Wunderkammer, which is one of my favorite words in any language, means “wonder cabinet” in German. A Wunderkammer is a collection of curious artifacts, a personal museum of sorts. I was first exposed to the idea of a Wunderkammer several years ago when I read Lawrence Weschler’s amazing book, Mr. Wilson’s Cabinet Of Wonder, which won the Pulitzer Prize for non-fiction in 1997.
Wunderkammern (I’ll use the German plural –n rather than the English -s) are more than collections and different from museums. Many historians and anthropologists identify 17th century Europe as the birthplace (or heyday) of Wunderkammern. Of course, doing so ignores the entire history of the Roman Empire and people, who famously collected living and dead curiosities on a grand scale a millennium before. In Mathematical Wunderkammern, William Mueller writes this about Wunderkammern:
“A giddy craze was sweeping across Europe at the turn of the 17th century. The wealthy and the well-connected were hoarding things—strange things—into obsessive personal collections. Starfish, forked carrots, monkey teeth, alligator skins, phosphorescent minerals, Indian canoes, and unicorn tails were acquired eagerly and indiscriminately. Associations among these objects, if they were made at all, often reflected a collector’s personal vision of an underlying natural “order”. Critical taxonomy was rarely in evidence.“
Wunderkammern do not exhibit much “critical taxonomy”, because that’s not their purpose. As Mueller says, “[Wunderkammern] often reflected a collector’s personal vision of an underlying natural “order”.” A Wunderkammer is not a natural history museum; it’s a personal narrative set forth in objects.
In many ways, weblogs are the modern equivalent of Wunderkammern. Julian Dibbell explains this well when he writes that, “the genealogy of Web logs points not to the world of letters but to the early history of museums — to the “cabinet of wonders,” or Wunderkammer, that marked the scientific landscape of Renaissance modernity: a random collection of strange, compelling objects, typically compiled and owned by a learned, well-off gentleman. […] the Wunderkammer mingled fact and legend promiscuously, reflecting European civilization’s dazed and wondering attempts to assimilate the glut of physical data that science and exploration were then unleashing.“ Sound familiar?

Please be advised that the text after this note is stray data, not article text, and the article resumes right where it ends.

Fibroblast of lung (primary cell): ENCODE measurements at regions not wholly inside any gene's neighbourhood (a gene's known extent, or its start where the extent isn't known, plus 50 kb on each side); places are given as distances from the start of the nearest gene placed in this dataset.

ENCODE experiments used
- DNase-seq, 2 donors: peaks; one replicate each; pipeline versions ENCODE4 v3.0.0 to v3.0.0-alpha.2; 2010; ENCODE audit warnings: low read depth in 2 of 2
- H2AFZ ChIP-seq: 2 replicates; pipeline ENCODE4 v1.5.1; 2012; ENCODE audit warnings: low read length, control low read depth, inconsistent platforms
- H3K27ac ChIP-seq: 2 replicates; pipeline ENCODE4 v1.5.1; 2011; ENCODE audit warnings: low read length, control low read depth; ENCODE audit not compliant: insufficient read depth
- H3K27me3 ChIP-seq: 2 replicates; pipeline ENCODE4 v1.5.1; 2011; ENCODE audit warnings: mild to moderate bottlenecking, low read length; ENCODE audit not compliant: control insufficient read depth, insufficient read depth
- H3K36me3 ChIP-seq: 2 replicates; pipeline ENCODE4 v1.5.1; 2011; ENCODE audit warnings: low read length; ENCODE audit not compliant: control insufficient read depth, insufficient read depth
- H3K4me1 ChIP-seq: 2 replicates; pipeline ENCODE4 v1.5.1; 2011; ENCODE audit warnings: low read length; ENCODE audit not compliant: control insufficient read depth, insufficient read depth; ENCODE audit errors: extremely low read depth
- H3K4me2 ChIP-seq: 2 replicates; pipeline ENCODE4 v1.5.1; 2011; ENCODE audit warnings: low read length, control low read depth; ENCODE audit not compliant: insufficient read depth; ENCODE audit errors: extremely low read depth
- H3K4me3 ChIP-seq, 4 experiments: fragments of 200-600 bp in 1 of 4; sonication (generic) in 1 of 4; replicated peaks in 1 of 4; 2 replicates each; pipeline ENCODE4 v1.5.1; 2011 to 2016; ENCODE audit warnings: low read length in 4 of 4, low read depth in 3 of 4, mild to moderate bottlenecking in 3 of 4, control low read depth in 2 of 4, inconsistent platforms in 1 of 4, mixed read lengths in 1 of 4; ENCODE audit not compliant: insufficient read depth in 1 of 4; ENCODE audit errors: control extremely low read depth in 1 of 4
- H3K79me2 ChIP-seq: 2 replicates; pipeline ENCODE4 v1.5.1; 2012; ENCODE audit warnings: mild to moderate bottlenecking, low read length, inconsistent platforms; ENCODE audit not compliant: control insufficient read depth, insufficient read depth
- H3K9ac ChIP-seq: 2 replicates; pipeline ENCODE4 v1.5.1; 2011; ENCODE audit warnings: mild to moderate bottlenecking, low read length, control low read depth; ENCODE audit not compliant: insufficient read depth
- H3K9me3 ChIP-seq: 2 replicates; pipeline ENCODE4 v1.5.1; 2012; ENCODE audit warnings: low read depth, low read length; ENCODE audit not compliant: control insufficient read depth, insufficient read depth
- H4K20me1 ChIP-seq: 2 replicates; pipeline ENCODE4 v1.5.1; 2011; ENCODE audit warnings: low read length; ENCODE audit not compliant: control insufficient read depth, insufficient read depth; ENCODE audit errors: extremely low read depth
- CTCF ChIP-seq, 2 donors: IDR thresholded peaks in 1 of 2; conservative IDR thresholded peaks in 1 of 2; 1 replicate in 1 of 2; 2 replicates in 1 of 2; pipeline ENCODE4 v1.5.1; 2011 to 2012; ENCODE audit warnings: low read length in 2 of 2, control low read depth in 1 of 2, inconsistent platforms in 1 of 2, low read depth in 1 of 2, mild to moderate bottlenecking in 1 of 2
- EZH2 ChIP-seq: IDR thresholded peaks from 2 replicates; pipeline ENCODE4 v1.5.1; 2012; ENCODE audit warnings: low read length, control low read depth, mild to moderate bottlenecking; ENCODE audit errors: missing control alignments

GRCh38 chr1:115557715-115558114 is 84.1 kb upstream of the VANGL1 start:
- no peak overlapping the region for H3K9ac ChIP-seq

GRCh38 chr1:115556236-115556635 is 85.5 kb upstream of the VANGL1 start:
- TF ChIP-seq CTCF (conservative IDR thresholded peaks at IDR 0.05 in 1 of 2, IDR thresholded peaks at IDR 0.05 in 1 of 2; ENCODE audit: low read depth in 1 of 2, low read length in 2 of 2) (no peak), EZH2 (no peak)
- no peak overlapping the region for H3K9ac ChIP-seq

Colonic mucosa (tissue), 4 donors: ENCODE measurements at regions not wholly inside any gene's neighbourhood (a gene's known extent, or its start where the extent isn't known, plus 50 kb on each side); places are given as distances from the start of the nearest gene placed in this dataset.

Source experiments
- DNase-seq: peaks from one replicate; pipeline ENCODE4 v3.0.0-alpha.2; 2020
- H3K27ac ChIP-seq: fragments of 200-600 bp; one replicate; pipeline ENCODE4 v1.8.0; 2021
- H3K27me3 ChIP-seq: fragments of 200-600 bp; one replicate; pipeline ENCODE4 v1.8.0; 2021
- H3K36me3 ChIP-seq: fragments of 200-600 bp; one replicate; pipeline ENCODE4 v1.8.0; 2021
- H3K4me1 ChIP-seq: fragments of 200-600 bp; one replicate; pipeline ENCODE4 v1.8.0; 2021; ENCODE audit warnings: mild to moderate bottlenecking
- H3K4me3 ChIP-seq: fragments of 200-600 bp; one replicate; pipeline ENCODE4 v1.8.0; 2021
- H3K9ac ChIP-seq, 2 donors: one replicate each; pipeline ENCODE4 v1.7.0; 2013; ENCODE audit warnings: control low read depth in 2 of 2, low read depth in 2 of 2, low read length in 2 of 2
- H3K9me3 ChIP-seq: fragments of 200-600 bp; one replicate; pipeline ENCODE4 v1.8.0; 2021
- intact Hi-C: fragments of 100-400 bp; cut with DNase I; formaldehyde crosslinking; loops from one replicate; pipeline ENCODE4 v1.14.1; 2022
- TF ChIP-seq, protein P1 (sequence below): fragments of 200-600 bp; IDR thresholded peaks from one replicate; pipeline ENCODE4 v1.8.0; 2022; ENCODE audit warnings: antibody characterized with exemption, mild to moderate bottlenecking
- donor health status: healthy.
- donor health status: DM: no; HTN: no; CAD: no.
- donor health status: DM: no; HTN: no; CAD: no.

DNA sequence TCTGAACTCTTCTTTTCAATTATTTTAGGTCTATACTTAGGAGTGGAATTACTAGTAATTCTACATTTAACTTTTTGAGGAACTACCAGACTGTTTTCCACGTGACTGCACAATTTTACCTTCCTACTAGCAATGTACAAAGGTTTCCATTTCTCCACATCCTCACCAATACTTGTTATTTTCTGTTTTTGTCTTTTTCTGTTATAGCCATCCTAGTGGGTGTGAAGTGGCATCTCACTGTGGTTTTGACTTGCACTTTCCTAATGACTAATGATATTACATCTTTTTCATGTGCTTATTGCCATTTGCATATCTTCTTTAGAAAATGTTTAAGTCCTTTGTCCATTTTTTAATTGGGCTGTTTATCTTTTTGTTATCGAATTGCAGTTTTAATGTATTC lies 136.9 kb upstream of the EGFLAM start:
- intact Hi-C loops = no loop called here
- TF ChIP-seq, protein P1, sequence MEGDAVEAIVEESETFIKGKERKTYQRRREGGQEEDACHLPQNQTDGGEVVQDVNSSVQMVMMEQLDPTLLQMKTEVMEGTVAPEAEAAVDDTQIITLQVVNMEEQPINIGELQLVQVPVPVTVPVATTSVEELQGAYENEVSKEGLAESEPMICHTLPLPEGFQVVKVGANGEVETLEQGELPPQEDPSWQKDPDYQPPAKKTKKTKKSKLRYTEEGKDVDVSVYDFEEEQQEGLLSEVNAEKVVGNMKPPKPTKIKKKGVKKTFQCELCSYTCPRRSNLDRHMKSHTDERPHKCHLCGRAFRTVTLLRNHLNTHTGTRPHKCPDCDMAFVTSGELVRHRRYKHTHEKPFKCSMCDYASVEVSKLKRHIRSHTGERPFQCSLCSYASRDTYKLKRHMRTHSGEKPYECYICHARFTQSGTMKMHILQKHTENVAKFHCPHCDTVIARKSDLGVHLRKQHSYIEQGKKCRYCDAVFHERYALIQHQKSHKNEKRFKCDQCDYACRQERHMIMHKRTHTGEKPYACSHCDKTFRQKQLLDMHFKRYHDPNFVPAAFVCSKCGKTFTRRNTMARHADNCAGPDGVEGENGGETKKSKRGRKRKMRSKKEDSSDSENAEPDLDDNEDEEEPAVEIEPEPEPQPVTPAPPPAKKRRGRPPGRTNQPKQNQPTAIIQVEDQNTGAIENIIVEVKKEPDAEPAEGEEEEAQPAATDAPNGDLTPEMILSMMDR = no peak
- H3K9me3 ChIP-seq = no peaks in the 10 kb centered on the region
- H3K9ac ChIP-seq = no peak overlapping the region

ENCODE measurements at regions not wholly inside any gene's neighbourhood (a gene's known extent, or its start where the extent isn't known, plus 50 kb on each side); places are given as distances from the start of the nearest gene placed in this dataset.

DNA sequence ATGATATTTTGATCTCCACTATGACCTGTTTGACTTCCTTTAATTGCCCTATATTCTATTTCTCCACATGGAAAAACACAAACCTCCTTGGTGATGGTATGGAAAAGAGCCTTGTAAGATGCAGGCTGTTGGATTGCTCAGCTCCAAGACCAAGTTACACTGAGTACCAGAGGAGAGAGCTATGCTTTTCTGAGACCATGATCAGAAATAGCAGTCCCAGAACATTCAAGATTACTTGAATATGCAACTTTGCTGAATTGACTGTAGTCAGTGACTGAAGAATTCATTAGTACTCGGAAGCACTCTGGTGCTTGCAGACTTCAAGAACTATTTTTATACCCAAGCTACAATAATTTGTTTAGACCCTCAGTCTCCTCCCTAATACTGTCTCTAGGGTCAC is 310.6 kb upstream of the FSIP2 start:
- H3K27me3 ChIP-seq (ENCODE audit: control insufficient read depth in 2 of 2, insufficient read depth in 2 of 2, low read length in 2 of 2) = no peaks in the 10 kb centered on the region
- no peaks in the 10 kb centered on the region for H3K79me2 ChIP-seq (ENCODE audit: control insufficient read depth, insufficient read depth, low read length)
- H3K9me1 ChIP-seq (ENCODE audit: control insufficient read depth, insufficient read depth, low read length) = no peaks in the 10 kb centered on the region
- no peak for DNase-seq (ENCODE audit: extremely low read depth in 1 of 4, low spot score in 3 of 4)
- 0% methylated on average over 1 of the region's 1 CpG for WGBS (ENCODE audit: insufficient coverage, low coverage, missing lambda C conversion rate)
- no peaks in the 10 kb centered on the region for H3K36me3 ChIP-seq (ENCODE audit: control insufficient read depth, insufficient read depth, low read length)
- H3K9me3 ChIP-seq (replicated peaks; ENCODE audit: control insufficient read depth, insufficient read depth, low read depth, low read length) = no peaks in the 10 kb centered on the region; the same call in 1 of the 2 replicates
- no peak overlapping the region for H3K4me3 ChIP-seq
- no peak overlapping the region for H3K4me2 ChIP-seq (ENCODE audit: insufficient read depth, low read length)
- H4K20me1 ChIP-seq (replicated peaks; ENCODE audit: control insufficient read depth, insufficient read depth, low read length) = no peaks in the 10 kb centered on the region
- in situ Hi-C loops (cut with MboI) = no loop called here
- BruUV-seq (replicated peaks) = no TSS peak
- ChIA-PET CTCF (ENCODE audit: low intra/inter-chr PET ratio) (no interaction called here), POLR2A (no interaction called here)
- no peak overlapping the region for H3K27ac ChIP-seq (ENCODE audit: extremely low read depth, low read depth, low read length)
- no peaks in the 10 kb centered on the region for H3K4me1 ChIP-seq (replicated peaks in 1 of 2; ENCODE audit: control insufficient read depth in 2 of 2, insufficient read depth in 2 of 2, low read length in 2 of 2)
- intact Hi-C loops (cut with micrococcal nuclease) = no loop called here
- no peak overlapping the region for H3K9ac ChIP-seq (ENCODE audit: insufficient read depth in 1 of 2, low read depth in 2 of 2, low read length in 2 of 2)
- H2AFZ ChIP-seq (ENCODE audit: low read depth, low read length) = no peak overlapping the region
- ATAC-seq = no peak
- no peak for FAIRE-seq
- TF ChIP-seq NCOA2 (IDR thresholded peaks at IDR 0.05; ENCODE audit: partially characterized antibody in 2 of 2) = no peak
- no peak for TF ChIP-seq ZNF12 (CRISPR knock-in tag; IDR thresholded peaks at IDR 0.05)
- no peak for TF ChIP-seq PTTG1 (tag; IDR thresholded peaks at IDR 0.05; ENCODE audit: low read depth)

If a weblog is the modern equivalent of a personal Wunderkammer, collections of traditional Web pages like http://msdn.microsoft.com must be the modern, Internet-based equivalent of a traditional museum. The analog is clear. In a traditional museum, exhibit items are necessarily encased in glass or separated from visitors using other means. In the same way, the contents of traditional Web pages are protected from visitors by an invisible shield. You can view a static Web page but you can’t really touch it in a way that creates a lasting emotional bond.
In the last few years, many museum designers and curators, recognizing the importance of a tactile user experience to the success of their public exhibits (and fund raising efforts), have endeavored to incorporate more hands-on features into their exhibits, if not the artworks themselves.
Concurrently, Web designers have incorporated ever more user-editable features into their static Web pages, especially when trying to sell something. It seems that allowing visitors to rate content or services (eBay), add text content (Amazon), create effects (onmouseover events), and customize page layout (My MSN) is good for business.
The World Wide Web is a fantastic collection of collections, an international federation of personal Wunderkammern and public museums and storefronts. In 1995, the Web gave birth to an entirely new type of collection called WikiWiki. Wikis, as they are commonly known, are Web sites that anyone can edit.
A Wiki is a collaborative Wunderkammern AND a personal museum. I’m neither a sociologist nor a prognosticator but I truly believe that Wikis will fundamentally change the way groups of people interact and more importantly, collaborate in coming years.
You can experience a living Wiki for yourself at FlexWiki, Wikipedia, or my newest favorite, This Might Be a Wiki. I ran across the following two sites doing a Google search for “Wunderkammer” this morning. Note to Self : must read World Wide Wunderkammer and WonderWalker.